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Specific disengagement of cell-bound anti-LAM-1 (anti-L-selectin) antibodies by aurintricarboxylic acid.


Mol Immunol. 1993 Dec;30(18):1689-94. Unique Identifier : AIDSLINE

Brief treatment of human peripheral blood lymphocytes with the potential anti-HIV compound aurintricarboxylic acid (ATA) prompts the selective release of already bound L-selectin-specific anti-Leu8 and anti-LAM1-1 antibodies from the cells. Two other anti-LAM1 antibodies, anti-LAM1-3 and anti-LAM1-5 stay antigen-bound at the same time. Interestingly, the ATA-sensitive anti-Leu8 strongly competes with the ATA-resistant anti-LAM1-3 for binding. Photobleaching fluorescence resonance energy transfer (pFRET) measurements on flow-sorted cells suggests that these two antibodies compete for the same epitope, while anti-LAM1-5-FITC and anti-Leu8-PE bind to distinct sites, although they also compete for binding. Combining the data on competition, pFRET and ATA effect, we suggest that the ATA sensitive anti-Leu8 and resistant anti-LAM1-3 bind to overlapping but non-identical epitopes. This remarkably specific effect may be exploited for designing anti-inflammatory drugs that modulate leukocyte adhesion.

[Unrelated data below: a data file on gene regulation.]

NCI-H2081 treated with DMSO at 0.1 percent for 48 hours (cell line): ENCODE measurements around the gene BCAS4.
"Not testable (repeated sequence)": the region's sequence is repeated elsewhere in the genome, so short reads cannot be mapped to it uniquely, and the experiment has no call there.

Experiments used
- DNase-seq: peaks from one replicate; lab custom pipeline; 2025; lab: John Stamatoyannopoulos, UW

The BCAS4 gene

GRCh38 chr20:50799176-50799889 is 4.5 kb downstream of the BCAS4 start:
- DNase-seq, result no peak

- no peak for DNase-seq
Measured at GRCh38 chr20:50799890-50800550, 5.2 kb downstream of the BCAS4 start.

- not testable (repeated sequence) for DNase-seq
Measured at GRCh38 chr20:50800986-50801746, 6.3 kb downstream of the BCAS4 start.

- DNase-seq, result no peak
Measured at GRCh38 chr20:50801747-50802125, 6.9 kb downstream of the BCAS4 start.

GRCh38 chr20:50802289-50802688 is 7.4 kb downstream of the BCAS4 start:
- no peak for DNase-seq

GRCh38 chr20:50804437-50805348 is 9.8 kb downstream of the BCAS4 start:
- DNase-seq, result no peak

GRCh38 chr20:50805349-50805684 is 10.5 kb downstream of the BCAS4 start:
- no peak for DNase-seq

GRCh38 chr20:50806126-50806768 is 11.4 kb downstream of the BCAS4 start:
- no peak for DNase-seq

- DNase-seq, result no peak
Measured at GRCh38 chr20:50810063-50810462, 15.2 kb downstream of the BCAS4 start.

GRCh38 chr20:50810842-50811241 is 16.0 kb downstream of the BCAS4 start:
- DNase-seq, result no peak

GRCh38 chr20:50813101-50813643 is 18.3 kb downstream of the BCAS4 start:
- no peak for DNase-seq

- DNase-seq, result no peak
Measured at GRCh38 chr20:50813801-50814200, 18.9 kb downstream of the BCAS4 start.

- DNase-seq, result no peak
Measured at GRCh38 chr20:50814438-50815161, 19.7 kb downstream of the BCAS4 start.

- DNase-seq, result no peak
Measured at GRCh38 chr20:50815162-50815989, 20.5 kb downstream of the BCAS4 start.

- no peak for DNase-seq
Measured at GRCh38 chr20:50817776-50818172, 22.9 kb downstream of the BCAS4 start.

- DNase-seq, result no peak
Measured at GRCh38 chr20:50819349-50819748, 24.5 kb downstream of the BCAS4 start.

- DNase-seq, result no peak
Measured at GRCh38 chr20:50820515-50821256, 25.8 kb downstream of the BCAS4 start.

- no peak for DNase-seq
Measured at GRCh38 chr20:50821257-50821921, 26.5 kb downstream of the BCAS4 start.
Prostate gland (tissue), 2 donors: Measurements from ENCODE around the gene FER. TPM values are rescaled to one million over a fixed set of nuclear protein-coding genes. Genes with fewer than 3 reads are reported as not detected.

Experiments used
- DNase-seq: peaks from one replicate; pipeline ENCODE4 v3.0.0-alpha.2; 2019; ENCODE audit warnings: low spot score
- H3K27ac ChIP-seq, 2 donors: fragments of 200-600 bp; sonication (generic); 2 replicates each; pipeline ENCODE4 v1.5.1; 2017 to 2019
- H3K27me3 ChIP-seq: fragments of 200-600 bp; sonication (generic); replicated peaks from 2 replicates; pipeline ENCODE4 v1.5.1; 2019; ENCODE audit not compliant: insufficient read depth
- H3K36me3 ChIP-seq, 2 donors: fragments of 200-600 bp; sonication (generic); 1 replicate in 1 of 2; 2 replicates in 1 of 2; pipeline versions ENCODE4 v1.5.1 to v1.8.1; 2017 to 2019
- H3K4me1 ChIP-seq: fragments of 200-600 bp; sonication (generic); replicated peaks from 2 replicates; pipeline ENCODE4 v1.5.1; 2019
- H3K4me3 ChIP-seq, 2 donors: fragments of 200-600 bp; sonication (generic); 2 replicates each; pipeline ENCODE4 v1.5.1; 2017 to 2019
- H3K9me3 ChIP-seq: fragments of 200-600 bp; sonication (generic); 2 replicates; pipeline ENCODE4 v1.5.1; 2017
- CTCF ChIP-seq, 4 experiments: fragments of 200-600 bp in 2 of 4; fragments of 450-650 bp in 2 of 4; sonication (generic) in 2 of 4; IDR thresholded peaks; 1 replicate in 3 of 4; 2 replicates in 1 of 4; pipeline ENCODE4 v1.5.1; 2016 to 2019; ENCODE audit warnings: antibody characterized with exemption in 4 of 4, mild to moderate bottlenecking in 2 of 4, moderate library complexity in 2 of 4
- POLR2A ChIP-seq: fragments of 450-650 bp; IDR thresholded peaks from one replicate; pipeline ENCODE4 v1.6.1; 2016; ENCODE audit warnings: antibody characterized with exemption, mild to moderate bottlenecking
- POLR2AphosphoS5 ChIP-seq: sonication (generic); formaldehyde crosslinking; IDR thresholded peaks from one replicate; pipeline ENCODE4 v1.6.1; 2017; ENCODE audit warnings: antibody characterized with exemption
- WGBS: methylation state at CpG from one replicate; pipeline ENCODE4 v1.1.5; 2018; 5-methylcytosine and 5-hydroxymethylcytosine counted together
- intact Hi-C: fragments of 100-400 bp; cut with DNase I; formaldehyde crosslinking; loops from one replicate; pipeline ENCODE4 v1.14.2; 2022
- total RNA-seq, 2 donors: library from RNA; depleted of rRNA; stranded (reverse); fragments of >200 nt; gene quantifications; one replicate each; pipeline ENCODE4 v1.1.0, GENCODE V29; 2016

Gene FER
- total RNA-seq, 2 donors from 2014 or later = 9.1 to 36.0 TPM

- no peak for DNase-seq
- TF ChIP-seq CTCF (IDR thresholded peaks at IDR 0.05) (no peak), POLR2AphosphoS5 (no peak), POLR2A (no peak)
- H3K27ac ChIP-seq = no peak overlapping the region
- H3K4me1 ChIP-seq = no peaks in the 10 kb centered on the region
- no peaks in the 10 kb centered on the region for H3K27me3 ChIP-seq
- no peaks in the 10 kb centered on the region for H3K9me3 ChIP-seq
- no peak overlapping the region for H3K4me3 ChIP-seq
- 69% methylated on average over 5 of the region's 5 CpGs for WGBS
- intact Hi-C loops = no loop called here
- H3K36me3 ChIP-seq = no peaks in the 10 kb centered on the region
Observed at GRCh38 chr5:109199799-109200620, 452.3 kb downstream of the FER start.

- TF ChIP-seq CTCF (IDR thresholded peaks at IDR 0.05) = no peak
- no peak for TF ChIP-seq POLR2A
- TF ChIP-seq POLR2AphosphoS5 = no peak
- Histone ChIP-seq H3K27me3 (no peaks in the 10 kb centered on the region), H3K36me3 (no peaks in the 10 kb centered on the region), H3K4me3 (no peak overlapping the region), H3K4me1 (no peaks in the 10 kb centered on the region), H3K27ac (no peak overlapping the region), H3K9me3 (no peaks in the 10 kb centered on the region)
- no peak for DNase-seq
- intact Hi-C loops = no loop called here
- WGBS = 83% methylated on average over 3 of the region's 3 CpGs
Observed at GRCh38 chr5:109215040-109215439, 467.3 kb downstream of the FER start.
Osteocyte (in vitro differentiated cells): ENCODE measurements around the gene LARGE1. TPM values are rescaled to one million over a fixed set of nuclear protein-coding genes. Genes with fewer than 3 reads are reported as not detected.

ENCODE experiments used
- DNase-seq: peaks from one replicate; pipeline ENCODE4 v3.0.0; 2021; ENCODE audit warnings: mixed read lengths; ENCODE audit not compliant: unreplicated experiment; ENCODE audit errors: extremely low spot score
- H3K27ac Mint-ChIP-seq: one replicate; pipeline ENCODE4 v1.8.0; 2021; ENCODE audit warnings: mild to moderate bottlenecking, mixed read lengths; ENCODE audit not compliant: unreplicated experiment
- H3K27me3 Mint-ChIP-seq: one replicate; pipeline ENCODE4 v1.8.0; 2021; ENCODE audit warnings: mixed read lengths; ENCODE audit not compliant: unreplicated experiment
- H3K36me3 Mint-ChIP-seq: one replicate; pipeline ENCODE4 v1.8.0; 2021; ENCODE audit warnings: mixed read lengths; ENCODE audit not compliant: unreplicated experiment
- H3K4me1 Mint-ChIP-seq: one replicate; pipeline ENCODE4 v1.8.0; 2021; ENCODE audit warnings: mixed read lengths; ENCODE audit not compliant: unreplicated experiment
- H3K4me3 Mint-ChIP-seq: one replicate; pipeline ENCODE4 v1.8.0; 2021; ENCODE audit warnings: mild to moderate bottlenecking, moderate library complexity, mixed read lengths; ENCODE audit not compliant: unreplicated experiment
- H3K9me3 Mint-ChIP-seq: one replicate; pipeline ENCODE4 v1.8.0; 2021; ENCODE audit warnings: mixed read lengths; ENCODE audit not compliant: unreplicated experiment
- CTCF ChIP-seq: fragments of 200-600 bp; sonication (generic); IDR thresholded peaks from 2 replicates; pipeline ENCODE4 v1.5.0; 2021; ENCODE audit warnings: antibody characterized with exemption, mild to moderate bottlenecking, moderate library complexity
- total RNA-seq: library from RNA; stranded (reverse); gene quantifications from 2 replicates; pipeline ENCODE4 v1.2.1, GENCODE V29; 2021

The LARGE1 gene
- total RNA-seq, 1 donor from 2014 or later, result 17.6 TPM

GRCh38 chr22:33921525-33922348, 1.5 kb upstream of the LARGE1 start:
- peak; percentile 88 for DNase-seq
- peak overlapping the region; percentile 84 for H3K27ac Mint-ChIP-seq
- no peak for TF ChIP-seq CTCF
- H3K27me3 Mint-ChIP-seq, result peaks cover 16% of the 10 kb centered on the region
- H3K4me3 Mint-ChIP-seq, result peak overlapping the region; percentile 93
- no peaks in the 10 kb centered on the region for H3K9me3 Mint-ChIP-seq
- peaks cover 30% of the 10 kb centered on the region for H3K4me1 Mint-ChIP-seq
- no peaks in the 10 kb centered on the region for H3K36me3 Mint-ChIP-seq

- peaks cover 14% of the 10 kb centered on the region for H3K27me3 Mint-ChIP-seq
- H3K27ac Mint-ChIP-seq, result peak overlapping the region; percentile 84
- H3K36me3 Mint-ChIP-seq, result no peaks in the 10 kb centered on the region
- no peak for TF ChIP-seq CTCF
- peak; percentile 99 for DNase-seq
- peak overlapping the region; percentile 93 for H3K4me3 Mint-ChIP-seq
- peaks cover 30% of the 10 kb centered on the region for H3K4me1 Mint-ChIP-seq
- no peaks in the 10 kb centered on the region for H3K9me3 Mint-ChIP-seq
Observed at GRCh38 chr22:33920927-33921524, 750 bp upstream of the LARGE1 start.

Antigen-Antibody Reactions/*DRUG EFFECTS Aurintricarboxylic Acid/*PHARMACOLOGY Binding Sites, Antibody Binding, Competitive Cell Adhesion Molecules/*IMMUNOLOGY Flow Cytometry Human Lymphocytes/*DRUG EFFECTS JOURNAL ARTICLE


Information in this article was accurate in April 30, 1994. The state of the art may have changed since the publication date. This material is designed to support, not replace, the relationship that exists between you and your doctor. Always discuss treatment options with a doctor who specializes in treating HIV.